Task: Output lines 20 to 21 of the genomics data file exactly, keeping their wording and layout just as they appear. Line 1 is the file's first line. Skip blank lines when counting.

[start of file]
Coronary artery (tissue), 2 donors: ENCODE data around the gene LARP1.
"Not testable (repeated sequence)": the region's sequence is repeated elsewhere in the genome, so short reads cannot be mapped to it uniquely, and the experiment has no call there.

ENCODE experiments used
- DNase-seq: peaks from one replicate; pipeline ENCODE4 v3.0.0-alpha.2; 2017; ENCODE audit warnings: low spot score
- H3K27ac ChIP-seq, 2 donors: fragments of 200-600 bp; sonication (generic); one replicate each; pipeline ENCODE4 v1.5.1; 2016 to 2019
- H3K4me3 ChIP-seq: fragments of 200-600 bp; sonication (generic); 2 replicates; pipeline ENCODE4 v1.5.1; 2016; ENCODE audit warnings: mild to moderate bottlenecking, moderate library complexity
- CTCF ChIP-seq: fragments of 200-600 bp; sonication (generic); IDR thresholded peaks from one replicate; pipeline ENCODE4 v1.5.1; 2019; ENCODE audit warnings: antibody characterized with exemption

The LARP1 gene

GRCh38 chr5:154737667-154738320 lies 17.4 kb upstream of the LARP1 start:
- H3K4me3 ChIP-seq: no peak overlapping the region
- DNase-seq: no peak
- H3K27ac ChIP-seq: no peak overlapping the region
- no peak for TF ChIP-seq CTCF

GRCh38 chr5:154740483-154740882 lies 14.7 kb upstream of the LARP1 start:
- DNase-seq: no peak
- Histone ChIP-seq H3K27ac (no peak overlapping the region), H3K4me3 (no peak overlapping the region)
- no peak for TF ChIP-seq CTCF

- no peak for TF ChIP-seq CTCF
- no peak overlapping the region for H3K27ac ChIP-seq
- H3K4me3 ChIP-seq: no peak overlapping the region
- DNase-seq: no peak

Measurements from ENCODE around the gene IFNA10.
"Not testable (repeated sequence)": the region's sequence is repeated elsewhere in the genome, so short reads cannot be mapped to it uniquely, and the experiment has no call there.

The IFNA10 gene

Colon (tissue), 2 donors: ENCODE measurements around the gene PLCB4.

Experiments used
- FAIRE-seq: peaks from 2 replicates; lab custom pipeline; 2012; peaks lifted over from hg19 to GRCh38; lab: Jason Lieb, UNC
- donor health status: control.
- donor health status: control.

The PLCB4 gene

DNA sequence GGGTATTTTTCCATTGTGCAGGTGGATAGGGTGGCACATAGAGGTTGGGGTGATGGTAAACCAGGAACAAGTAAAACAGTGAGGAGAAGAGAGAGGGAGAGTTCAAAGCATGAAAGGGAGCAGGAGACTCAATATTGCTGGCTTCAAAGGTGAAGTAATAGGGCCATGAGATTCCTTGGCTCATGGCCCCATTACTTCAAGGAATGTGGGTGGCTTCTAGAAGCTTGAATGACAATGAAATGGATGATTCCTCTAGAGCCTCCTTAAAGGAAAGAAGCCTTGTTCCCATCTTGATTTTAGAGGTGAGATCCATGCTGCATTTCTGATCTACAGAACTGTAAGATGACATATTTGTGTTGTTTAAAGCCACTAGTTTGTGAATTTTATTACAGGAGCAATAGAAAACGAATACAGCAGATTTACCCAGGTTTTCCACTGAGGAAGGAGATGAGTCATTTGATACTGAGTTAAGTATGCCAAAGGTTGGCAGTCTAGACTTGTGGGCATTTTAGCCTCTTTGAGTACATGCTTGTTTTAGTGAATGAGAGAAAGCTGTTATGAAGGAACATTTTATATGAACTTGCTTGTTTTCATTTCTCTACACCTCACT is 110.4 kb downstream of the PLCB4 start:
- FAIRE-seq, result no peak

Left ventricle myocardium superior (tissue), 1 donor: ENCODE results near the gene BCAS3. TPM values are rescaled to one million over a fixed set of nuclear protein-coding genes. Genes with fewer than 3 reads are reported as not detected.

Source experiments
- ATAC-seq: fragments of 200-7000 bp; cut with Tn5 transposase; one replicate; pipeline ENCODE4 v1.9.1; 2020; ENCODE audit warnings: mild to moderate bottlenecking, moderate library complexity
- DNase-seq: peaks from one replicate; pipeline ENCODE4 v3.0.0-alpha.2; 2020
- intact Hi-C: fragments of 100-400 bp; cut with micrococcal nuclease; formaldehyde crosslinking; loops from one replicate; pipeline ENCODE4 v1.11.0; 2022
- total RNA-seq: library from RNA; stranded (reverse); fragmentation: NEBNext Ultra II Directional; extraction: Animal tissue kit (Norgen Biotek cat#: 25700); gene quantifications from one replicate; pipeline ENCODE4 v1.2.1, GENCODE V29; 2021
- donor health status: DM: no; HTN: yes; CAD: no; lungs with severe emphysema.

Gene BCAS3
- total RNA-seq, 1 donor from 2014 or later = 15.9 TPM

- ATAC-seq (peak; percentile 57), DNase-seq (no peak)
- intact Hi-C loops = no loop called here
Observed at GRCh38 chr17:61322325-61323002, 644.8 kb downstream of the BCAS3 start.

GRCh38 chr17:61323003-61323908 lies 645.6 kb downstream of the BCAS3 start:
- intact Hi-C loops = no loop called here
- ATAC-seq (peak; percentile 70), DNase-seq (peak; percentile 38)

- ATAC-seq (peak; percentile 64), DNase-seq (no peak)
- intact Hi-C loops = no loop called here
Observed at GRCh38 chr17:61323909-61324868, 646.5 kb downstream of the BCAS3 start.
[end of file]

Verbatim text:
- H3K4me3 ChIP-seq: no peak overlapping the region
- DNase-seq: no peak